Leaving the city: A brief history…

Our property, slightly larger than an acre, is not far from the sea, but has no sea view. It came with fifty olive trees and about twenty aged and neglected almond trees. We are in a little valley, which is cool in the summer and somewhat-protected from the winter winds. But ‘protected’ is a relative word when it refers to the fickle winds of the Aegean. The noisy storms seem to roll down the hills, and we can hardly distinguish between the dry, cold northern gusts, or the humid southern winds as they surround us from all directions. Winters are very loud, compared to the absolute stillness of the hot July afternoons. Fortunately, even the worst winter storms have caused only minor damage to our garden. But we live with constant fear of drought, a threat that this year seems even more ominous than those of years past.

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“How lucky you are, to be able to leave the hectic life behind and spend your days by the sea,” friends often tell us. It doesn’t occur to them that, especially during the summer, Costas and I are constantly juggling gardening, work around the house, and writing. We rarely have time for a quick swim. Things were much simpler in Athens. No planting, weeding, irrigating, or pruning, and somewhat limited cooking in my tiny kitchen. I had plenty of time to surf the web, exchange e-mails, and polish my columns. In contrast, life in the country is very demanding. The day is not long enough for all that needs to be done. But then nothing beats standing between almond trees in bloom on a crisp winter morning, inhaling their sweet aroma as the bees begin to buzz, gathering bitter and sweet wild greens from under the olive trees, or picking fragrant lemons from our aesthetically lacking but prolific lemon trees… (more…)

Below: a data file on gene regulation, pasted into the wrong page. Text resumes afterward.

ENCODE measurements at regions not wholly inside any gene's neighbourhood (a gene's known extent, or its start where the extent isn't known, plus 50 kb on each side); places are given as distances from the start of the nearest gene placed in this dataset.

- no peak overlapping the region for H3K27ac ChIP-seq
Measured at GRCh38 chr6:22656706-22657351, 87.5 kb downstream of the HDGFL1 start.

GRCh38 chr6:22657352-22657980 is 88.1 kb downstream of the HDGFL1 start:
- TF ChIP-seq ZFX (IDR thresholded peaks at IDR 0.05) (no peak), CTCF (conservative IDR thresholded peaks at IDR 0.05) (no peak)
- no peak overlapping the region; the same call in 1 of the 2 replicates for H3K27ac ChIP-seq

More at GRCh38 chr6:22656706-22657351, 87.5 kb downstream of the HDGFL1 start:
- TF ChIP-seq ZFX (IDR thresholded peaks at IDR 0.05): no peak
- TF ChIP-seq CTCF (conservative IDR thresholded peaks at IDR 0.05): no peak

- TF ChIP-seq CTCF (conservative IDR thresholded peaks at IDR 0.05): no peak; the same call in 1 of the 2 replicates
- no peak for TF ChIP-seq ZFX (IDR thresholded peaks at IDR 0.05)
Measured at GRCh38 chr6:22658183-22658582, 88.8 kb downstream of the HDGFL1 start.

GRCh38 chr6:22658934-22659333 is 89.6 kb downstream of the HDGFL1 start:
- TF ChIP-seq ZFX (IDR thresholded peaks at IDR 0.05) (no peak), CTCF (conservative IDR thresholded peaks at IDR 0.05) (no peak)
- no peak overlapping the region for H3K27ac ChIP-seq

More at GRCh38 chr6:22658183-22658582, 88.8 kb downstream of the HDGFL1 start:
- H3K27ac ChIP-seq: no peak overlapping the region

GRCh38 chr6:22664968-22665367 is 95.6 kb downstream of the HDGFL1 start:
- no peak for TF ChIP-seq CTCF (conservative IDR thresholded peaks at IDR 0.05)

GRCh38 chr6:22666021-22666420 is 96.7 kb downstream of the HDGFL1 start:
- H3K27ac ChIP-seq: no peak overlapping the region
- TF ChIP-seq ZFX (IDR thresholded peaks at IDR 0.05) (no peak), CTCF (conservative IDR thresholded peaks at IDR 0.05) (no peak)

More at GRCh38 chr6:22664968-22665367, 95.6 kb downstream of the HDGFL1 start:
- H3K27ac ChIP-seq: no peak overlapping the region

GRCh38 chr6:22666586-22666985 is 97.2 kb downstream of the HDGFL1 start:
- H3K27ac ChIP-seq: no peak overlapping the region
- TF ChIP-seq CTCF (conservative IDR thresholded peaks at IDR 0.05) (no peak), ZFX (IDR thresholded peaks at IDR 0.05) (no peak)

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HORTA, the Edible Wild Greens

We keep an overused, slightly rusted, wood-handled Opinel knife in the glove compartment of our car. It is there because we never know if and when we will spot some gorgeous edible greens during our rides around the island. Greeks probably foraged for horta —wild leafy greens— because they had little else to eat. We continue to gather and eat them today because we love them.

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During the rainy winter months, and as late as early spring, there are plenty of wild greens in the hills and mountains that surround the villages and the big cities. Middle-aged women and men gather them on special excursions. Armed with a knife and a plastic bag or a basket, the horta-gatherers can be spotted from a distance on a steep hill, but also next to a busy highway. A friend once told me that he has seen Greek-Americans gather greens on a sidewalk in New Jersey. These days, though, most city people buy horta from the weekly farmers’s markets; and they have become quite expensive, a real delicacy. (more…)

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How the Aubergine (Eggplant) became Aborigin

For me and, I guess, for people like me who use quite a few foreign words in their texts, it was immediately obvious that the US English spellchecker transformed the ‘aubergine’ -the British word for eggplant— into ‘aborigin’.

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But the linguists never thought it was that simple, so they created a whole elaborate theory trying to explain why Greeks, Turks, Chinese, and many more people around the world confuse these two words… MORE

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Christmas in Greece

Historically, Christmas was never a major celebration in Greece. Easter is our biggest feast, and besides parading form house to house on Christmas and New Year’s Eve to sing kalanda – the Greek version of carols — collecting money or sweets, there was little else traditionally observed. So when we came out of the hardships of the Second World War and the Civil war that followed, we happily adopted the German and northern European Christmas customs of decorating the tree, stuffing and baking the turkey, and of course exchanging gifts. Going through some of our childhood pictures the other day, Costas pointed out a particularly common shot, where he was made to stand on a chair, next to this pathetic little Christmas tree made from colored chicken feathers, decorated with oversized ornaments and grotesque pieces of cotton-wool snow.